How do you convert #r = 2 sin theta# into cartesian form?

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Ken C. Share
Jul 14, 2016

Answer:

Make use of a few formulas and do some simplification. See below.

Explanation:

When dealing with transformations between polar and Cartesian coordinates, always remember these formulas:

  • #x=rcostheta#
  • #y=rsintheta#
  • #r^2=x^2+y^2#

From #y=rsintheta#, we can see that dividing both sides by #r# gives us #y/r=sintheta#. We can therefore replace #sintheta# in #r=2sintheta# with #y/r#:
#r=2sintheta#
#->r=2(y/r)#
#->r^2=2y#

We can also replace #r^2# with #x^2+y^2#, because #r^2=x^2+y^2#:
#r^2=2y#
#->x^2+y^2=2y#

We could leave it at that, but if you're interested...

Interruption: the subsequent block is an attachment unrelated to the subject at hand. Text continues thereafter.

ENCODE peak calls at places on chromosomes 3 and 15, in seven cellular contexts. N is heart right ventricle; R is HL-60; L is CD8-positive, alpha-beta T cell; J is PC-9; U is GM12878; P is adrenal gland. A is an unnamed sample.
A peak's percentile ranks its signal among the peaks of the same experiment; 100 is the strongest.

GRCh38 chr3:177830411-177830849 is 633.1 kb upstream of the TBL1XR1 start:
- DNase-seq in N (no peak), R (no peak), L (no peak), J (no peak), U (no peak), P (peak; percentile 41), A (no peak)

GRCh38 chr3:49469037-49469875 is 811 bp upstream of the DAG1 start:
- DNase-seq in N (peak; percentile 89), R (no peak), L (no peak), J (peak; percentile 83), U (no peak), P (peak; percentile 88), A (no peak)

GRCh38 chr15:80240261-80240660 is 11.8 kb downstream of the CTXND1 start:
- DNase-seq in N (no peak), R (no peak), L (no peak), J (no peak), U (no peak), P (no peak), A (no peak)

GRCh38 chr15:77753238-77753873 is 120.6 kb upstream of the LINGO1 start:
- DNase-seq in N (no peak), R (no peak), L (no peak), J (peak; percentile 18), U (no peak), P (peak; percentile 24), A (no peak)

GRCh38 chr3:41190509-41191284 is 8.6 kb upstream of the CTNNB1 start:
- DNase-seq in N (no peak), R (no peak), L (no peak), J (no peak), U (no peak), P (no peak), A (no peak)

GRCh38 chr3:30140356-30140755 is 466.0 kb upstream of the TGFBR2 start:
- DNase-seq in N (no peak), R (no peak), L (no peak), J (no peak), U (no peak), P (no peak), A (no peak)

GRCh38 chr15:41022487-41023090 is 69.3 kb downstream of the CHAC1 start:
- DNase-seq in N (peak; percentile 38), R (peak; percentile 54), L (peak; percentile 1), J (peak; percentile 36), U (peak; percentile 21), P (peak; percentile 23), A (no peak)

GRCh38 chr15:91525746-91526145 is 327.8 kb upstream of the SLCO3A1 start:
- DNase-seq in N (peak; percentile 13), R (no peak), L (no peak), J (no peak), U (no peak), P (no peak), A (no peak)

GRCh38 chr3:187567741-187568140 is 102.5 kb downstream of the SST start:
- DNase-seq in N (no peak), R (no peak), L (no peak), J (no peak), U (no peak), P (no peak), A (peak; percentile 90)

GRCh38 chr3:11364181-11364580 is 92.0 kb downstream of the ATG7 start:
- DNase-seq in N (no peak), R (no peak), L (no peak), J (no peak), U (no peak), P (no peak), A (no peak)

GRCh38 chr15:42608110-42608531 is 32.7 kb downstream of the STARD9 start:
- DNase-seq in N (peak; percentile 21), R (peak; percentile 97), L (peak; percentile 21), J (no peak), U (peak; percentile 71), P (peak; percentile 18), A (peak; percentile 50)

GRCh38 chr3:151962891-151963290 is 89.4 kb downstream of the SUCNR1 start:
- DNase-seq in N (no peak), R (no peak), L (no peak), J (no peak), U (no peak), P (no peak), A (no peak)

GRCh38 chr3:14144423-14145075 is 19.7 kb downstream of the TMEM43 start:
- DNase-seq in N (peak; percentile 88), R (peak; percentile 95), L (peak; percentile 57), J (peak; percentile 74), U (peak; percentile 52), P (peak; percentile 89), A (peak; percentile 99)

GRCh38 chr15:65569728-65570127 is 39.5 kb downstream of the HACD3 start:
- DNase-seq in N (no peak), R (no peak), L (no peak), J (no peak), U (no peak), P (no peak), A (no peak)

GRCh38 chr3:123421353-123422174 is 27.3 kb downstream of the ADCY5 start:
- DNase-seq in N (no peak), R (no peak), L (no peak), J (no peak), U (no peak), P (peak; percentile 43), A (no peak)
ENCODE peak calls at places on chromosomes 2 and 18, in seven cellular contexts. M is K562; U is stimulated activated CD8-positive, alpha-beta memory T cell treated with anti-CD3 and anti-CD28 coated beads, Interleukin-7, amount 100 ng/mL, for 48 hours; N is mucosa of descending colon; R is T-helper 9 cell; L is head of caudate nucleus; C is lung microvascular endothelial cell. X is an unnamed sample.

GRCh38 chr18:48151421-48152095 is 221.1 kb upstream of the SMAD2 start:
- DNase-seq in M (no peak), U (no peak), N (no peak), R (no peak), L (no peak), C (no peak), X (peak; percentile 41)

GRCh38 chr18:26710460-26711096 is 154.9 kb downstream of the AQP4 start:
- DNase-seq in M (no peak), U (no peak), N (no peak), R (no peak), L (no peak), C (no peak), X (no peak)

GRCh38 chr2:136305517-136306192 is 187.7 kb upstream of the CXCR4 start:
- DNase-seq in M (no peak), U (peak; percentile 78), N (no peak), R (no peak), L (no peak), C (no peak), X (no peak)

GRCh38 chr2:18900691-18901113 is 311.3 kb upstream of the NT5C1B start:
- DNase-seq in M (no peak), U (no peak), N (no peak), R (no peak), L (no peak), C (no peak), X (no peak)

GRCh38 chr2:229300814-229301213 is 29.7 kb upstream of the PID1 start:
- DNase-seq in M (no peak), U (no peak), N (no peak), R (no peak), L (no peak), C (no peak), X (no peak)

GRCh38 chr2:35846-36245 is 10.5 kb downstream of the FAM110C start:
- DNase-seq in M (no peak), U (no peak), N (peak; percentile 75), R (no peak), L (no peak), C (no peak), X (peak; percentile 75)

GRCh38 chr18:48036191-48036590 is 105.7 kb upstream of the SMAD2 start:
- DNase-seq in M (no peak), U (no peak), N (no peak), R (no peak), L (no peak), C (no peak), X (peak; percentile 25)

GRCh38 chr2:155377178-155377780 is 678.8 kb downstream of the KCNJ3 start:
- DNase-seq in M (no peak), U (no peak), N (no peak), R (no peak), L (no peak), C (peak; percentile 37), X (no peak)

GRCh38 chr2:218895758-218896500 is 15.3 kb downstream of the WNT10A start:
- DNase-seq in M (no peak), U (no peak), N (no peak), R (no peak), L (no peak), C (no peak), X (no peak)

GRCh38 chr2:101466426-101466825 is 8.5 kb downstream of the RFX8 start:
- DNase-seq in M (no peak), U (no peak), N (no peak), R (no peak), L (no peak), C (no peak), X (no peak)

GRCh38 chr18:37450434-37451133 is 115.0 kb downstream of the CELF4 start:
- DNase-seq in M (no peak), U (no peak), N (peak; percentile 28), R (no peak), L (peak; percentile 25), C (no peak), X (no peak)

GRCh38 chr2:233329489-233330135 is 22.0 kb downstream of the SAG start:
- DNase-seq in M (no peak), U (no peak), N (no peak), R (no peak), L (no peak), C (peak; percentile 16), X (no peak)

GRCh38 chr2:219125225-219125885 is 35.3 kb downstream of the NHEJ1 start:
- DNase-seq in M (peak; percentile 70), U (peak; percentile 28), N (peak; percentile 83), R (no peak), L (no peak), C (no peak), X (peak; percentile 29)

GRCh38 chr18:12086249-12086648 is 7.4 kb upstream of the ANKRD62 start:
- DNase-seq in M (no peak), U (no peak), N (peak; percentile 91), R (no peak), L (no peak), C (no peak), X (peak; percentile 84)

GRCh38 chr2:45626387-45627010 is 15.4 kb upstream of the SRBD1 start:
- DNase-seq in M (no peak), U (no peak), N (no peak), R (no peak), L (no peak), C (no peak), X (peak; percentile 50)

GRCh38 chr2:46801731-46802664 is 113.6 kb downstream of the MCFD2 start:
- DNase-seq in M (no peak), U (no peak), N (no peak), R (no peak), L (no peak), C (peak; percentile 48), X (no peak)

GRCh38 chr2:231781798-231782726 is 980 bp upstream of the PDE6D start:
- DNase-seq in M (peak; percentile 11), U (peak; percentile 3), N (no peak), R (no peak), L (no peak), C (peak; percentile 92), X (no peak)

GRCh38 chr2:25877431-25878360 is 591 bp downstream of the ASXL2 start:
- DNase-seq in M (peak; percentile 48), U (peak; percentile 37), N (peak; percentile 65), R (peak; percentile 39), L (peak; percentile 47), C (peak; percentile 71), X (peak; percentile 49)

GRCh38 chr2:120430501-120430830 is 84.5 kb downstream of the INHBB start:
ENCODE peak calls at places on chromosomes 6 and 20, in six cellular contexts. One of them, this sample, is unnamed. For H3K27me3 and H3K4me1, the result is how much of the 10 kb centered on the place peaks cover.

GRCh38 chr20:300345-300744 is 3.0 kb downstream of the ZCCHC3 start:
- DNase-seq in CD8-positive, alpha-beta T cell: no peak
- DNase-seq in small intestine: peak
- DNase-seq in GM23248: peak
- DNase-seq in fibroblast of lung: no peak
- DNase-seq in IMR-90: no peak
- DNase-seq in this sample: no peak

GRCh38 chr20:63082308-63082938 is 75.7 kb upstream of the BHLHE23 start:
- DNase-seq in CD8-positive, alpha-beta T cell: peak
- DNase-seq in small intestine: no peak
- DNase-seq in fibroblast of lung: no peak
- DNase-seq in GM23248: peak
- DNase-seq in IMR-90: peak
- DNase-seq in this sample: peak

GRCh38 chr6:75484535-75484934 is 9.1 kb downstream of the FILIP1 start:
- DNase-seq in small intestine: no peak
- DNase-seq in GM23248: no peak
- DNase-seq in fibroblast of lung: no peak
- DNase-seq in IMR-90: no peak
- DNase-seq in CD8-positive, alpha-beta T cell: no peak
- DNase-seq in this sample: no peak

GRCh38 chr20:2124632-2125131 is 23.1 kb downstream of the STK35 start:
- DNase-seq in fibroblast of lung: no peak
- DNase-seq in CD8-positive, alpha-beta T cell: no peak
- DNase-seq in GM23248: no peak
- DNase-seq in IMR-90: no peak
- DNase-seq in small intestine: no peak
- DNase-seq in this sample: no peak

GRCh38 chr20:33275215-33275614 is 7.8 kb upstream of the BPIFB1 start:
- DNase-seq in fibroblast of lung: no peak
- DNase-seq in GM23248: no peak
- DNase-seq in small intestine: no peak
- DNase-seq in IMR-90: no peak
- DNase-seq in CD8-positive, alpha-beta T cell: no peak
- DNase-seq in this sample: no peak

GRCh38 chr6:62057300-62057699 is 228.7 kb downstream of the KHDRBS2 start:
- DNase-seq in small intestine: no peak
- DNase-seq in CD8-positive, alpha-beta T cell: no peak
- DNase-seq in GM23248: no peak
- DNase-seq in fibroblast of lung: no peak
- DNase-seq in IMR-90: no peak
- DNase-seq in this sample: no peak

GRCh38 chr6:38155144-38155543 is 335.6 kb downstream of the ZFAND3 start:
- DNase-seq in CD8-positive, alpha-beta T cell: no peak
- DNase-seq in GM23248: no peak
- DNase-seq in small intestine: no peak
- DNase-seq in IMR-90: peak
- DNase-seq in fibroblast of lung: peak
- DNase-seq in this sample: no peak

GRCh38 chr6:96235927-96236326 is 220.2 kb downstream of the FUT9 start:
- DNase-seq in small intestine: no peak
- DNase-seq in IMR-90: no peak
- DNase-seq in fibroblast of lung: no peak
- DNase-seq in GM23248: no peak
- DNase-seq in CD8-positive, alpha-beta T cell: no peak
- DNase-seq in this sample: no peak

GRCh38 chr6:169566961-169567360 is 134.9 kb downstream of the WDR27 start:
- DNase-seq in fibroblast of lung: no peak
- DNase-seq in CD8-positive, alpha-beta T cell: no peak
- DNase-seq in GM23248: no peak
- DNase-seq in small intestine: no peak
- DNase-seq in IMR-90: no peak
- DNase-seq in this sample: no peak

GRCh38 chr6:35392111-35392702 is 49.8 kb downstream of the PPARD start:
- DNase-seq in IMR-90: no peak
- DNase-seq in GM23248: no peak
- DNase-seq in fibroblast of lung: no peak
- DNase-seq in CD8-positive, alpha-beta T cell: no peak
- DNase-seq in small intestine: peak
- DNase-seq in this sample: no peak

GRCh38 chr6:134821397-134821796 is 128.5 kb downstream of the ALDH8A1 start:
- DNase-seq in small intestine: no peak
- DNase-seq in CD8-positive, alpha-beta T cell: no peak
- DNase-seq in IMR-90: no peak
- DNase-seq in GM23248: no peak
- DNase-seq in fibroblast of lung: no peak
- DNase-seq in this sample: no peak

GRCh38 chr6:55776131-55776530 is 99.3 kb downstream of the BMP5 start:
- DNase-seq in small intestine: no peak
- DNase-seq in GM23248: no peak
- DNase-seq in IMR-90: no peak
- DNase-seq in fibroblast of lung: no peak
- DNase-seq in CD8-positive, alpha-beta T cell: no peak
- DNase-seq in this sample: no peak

Further Simplification
If we subtract #2y# from both sides we end up with this:
#x^2+y^2-2y=0#

Note that we can complete the square on #y^2-2y#:
#x^2+(y^2-2y)=0#
#->x^2+(y^2-2y+1)=0+1#
#->x^2+(y-1)^2=1#

And how about that! We end up with the equation of a circle with center #(h,k)->(0,1)# and radius #1#. We know that polar equations of the form #y=asintheta# form circles, and we just confirmed it using Cartesian coordinates.

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